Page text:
Back in the late 1990s, after a court ruled that a speech code for students at the University of Wisconsin was unconstitutional, a group of college professors there enlisted the well-known Boston civil libertarian Harvey Silverglate to advise them on how to get a similar code for professors rescinded.
During a debate at the Madison campus, the person who made the most impassioned plea against having a formal code prohibiting offensive speech was not a professor, but a student.
“I’ll never forget that moment,” Harvey Silverglate was saying. “He got up and said, ‘I’m gay. I don’t like being called a faggot. But when someone calls me that, I know something about them. I know not to turn my back on them. Free speech is important to my safety.”
The hall went silent.
“Nobody said anything after that kid spoke,” Silverglate recalled. “He put it in terms that everyone could understand. Speech is not a window decoration. It is really useful.”
I bring this story up at a time when we pause to appreciate the rights enshrined in and protected by the Constitution, and in light of the recent contretemps in Western Massachusetts, where a venerable newspaper, The Berkshire Eagle, came under harsh criticism for printing a racially insensitive screed by a conservative activist whose name might as well be Jim Crow.
In his piece, guest columnist Steven Nikitas presumes to advise African-Americans how to better themselves. They are encouraged to “reform their culture from top to bottom by respecting marriage and the family and the law, returning to their churches, embracing education and hard work, avoiding violence and debased rap music, speaking clearly, shunning drugs and profanity and pulling up their pants.”
I like the last part. Pulling up their pants. Surely, that will help. And if only those dang white kids would get a haircut and stop listening to that infernal rock ’n’ roll.
Nikitas’s piece goes on to pine for the good old days.
“Elderly African-Americans,” he wrote, “often talk wistfully about their youths in those ostensibly horrible years before ‘civil rights.’ ”
I’m going to go out on a limb and suggest there are very few African-Americans who seriously believe things were better before the civil rights movement.
Nikitas’s piece is ostensibly a pitch for African-Americans to abandon the Democratic Party and vote Republican. But it reads like satire, like Jonathan Swift’s “A Modest Proposal,” which suggested that the poor could better themselves and society by eating their own children.
It is not satire. Nikitas is dead serious and believes he has a prescription for all of the problems facing black people. Is the column offensive? It is to me, and to many people who complained that The Berkshire Eagle was wrong to turn over its space to someone who throws stereotypes around like horseshoes.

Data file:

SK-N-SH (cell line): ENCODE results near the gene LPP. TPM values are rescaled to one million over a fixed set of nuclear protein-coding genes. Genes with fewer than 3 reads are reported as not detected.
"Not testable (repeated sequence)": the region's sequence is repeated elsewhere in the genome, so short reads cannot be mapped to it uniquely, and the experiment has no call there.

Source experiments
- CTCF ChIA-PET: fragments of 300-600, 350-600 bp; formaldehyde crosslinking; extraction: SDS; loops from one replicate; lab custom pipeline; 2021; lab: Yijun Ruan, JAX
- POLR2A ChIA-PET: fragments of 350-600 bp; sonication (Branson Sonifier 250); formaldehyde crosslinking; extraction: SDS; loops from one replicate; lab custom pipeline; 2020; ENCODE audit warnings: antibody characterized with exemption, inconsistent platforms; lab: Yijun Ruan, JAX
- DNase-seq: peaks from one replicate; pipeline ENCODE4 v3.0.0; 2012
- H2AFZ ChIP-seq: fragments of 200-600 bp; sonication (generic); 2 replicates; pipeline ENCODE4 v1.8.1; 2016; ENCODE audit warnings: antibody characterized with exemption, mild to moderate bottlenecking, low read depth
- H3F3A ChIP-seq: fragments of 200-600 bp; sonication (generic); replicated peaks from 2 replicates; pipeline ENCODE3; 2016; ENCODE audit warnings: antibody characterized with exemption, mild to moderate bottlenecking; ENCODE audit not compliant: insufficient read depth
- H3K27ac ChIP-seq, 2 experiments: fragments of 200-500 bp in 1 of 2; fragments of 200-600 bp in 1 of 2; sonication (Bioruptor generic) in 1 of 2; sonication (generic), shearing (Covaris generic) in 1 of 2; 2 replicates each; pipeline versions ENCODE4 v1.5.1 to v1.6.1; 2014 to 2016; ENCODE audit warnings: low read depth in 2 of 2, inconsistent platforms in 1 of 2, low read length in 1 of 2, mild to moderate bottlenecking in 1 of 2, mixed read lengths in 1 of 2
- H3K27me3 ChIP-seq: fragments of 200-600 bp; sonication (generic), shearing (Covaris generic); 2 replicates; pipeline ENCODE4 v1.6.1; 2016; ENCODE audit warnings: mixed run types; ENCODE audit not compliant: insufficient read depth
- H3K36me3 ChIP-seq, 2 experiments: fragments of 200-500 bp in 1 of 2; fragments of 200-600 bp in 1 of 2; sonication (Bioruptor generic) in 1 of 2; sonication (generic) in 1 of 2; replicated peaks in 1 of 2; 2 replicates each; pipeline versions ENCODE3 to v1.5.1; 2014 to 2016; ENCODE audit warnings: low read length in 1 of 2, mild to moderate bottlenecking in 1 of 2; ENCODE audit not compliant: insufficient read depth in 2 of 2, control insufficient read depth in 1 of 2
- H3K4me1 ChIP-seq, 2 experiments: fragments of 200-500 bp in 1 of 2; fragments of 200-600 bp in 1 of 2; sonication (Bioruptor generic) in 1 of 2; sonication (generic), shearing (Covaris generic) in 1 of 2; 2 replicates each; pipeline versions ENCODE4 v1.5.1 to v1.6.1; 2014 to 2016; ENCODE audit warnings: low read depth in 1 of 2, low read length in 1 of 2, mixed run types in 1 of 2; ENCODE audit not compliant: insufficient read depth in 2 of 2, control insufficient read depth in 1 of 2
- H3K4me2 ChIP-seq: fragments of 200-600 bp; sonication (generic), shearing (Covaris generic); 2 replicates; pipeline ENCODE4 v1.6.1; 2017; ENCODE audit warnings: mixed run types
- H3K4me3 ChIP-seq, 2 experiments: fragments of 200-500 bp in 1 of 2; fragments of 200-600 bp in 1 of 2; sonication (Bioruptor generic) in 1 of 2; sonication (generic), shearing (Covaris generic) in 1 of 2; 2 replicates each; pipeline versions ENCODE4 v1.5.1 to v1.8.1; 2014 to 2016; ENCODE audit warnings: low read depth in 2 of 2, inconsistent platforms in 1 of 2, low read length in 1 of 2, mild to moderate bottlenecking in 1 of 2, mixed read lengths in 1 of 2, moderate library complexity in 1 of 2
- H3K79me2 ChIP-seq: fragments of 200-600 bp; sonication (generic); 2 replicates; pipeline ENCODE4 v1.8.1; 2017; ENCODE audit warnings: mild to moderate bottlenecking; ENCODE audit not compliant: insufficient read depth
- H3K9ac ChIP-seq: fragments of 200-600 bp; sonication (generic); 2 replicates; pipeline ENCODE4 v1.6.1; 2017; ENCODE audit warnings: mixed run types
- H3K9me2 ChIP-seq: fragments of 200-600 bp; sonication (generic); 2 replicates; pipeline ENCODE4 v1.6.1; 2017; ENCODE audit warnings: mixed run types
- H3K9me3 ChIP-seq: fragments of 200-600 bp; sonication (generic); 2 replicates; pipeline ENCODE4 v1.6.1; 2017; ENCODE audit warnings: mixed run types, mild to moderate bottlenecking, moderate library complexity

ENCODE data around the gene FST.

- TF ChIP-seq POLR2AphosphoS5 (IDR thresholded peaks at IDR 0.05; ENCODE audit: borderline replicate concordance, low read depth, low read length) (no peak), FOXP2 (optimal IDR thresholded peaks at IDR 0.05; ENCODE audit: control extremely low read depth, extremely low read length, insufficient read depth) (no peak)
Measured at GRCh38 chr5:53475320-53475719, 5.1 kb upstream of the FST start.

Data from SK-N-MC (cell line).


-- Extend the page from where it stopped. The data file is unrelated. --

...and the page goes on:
But then I think about that gay kid in Wisconsin, who wanted to know where people stood so he could know how far to stand away from them. If somebody harbors views you find offensive, it’s better to know than not to know.
The column, which gave voice to opinions that are more widespread than many of us would like to think, was a public service, a refutation of the nonsense that we are a postracial society because we’ve twice elected a black man to the nation’s highest office.
But just as unsettling as some of the rhetoric in that column is the instinct to silence it.
Silverglate wasn’t surprised that so many people would want to censor somebody like Steven Nikitas. He sees a pattern.
“The trend toward censorship generally, and specifically the movement which tries to squelch speech that is liable to disturb somebody by injuring their dignity, began on college campuses in the 1980s and has begun to spread well beyond that,” Silverglate said.
“It always bugged me that you could say things in Harvard Square that you’d be punished for saying in Harvard Yard. But now we’re getting to the point that you can’t say it in Harvard Square anymore.”
If some regard Silverglate as one of the few remaining free-speech absolutists, he does draw lines.
The people who poured red paint on the Christopher Columbus statue on the North End waterfront last week?
“That’s vandalism,” he said. “Vandalism is a crime.”
The people from Black Lives Matter who showed up outside Mayor Marty Walsh’s Savin Hill home to chant slogans at 4 in the morning the other day?
“The content of the demonstration is protected. It was political speech,” Silverglate said. “But the courts have always recognized certain limitations on such speech: time, place and manner. As for the time, it was 4 in the morning. As for place, it was outside a private residence. As for manner, they were shouting loud enough to wake people up at a time when most people are sleeping.
“So in that particular demonstration, there was a violation at all three levels.”
Not only that, Walsh wasn’t home. He was in Colorado. And he was none too pleased when he got home and found out that some of his neighbors had to endure a predawn protest aimed at him.
The protest was ostensibly against the mayor’s support for the 2024 Olympics being staged in Boston. And while the message behind the protest was perfectly legitimate, the demonstrators ruined the delivery of that message by acting like jerks.
“The great thing about living in a free country,” Harvey Silverglate observed, “is that you have the right to be a jerk.”